Beta-blockers should not be used as 1st-line therapy for uncomplicated hypertension in patients >60 years (Canada) unless there are comorbid conditions which benefit from beta-blockers. (Beta-blockers are highly effective agents in patients with other indications (such as post-myocardial infarction for a time-limited period, or heart failure with reduced ejection fraction).
Beta-blockers may increase hypotension (HoTN). Symptoms of HoTN include:
- blurred vision;
- dizziness or lightheadedness;
- fatigue; and
Avoid in patients with late-stage dementia.
- List of medications that may cause hypotension created by the TaperMD Team. This work is licensed under a Creative Commons Attribution-NonCommercial-ShareAlike 4.0 International License.
- Antihypertensive Medications and Serious Fall Injuries in a Nationally Representative Sample of Older Adults (JAMA Internal Medicine).
- Blood pressure pills ‘raise risk of fatal fall’ (The Telegraph).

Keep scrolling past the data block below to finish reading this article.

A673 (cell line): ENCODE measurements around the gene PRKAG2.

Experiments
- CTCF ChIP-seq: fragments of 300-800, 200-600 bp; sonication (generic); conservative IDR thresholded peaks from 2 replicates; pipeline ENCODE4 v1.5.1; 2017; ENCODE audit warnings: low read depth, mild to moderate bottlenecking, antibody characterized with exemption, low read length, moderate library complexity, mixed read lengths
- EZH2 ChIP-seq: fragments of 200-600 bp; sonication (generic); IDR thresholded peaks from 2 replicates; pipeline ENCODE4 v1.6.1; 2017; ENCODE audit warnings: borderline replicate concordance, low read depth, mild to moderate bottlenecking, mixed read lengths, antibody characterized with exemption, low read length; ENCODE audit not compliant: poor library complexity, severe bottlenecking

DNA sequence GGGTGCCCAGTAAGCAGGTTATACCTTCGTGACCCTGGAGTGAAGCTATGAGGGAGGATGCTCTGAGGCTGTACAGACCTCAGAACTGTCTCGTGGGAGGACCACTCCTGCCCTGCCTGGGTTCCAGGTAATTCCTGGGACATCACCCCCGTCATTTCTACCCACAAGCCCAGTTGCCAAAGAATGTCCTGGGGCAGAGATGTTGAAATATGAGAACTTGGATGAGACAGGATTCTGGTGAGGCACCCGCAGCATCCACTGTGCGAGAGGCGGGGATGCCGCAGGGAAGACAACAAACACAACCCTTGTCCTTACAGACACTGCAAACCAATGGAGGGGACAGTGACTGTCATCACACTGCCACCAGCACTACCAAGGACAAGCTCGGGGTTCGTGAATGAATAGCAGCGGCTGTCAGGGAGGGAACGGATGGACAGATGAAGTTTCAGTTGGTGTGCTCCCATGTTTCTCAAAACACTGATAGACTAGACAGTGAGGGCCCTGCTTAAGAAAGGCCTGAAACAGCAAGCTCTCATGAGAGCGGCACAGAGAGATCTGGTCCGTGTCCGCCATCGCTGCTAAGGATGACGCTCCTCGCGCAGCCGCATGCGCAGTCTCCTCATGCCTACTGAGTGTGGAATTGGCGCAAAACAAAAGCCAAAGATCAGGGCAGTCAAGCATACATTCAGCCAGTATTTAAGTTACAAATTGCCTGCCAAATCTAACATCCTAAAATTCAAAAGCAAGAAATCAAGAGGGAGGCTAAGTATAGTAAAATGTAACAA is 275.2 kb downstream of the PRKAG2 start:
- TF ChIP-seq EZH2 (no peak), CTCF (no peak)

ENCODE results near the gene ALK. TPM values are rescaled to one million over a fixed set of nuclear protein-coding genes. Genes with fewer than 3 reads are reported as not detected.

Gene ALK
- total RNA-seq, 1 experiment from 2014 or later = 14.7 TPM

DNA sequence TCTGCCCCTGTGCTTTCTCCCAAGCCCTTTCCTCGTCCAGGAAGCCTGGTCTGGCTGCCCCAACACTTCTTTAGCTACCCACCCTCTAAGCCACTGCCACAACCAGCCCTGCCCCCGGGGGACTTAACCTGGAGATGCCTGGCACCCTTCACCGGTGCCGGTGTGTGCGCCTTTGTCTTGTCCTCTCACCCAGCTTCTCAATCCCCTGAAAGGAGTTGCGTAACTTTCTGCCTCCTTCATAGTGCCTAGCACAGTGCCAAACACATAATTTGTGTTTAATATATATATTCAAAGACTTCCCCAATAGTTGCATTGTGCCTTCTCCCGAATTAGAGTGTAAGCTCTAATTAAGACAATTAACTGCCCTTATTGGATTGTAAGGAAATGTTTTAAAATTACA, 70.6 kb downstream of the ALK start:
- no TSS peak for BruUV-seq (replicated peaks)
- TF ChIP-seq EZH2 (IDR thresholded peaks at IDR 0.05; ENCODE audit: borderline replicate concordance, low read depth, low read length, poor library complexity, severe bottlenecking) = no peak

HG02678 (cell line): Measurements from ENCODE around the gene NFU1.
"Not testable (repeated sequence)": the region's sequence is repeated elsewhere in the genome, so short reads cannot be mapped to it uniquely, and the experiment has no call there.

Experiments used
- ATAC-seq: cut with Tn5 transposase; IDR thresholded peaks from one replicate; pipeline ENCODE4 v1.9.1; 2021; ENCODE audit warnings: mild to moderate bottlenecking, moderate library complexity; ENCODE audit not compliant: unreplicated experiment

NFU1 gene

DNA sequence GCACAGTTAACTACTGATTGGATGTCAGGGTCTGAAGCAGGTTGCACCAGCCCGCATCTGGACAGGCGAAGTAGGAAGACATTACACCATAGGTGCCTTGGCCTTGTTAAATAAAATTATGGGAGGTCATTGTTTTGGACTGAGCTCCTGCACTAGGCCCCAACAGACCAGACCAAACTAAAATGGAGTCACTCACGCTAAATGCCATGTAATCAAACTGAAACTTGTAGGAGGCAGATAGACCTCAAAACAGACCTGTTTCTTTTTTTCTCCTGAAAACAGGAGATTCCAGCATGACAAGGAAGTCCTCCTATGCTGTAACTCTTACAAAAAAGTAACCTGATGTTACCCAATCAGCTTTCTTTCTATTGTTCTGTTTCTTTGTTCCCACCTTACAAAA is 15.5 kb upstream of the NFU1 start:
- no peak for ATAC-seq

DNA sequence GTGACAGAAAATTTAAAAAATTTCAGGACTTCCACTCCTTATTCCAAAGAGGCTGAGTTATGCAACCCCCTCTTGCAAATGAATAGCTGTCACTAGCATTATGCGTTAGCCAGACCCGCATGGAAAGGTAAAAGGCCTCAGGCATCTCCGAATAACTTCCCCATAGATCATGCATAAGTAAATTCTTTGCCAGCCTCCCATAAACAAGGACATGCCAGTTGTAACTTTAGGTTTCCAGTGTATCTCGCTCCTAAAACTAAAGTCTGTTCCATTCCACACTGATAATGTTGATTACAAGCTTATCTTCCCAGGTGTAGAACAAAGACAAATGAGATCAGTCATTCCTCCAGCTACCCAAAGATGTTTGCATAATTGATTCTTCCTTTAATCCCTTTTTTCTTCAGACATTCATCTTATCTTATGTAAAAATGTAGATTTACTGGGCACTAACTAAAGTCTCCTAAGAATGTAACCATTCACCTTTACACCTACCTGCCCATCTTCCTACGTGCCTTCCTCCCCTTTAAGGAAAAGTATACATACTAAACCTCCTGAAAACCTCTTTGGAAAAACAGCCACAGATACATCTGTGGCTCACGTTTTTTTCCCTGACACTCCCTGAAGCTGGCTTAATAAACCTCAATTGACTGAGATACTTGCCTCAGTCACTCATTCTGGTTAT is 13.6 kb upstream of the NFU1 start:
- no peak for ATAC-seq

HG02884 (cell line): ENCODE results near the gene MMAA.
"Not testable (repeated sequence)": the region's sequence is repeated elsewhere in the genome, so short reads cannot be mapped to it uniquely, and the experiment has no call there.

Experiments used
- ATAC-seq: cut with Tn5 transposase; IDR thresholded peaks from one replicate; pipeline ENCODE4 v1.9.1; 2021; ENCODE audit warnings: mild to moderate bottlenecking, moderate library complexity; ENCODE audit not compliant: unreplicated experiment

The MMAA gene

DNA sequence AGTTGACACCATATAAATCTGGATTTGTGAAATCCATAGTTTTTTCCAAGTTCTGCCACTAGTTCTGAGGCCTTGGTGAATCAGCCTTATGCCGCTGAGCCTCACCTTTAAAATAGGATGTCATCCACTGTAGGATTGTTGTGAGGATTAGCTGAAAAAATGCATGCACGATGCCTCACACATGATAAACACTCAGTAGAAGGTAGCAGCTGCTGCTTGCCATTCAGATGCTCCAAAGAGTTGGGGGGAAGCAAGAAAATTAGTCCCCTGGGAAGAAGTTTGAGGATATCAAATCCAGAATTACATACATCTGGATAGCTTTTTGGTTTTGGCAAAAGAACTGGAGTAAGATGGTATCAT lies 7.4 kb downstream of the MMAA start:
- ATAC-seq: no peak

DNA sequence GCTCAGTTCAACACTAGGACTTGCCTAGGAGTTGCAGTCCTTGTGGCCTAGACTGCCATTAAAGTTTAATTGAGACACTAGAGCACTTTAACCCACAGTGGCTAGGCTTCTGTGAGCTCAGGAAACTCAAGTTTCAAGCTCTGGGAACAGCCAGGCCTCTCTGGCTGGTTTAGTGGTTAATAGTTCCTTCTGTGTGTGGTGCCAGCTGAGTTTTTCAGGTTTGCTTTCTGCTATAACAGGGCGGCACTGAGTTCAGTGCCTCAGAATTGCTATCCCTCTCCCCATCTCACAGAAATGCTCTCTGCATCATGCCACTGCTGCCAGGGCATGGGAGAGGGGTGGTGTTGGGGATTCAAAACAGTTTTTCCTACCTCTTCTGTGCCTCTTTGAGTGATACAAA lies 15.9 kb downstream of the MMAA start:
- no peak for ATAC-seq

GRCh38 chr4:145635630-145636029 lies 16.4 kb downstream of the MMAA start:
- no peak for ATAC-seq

- Exploring the enablers and barriers to implementing the Medication Appropriateness Tool for Comorbid Health conditions during Dementia (MATCH-D) criteria in Australia: a qualitative study. BMJ Open
- Atenolol & Beta-Blockers for Primary Hypertension: Do They Perform Under Pressure? – Alberta College of Family Physicians (ACFP)
- Beta Blocker Use After Acute Myocardial Infarction in the Patient with Normal Systolic Function: When is it “Ok” to Discontinue? – Current Cardiology Reviews, 2012, 8, 77-84
- How Long Should We Continue Beta-Blockers After MI? – American College of Cardiology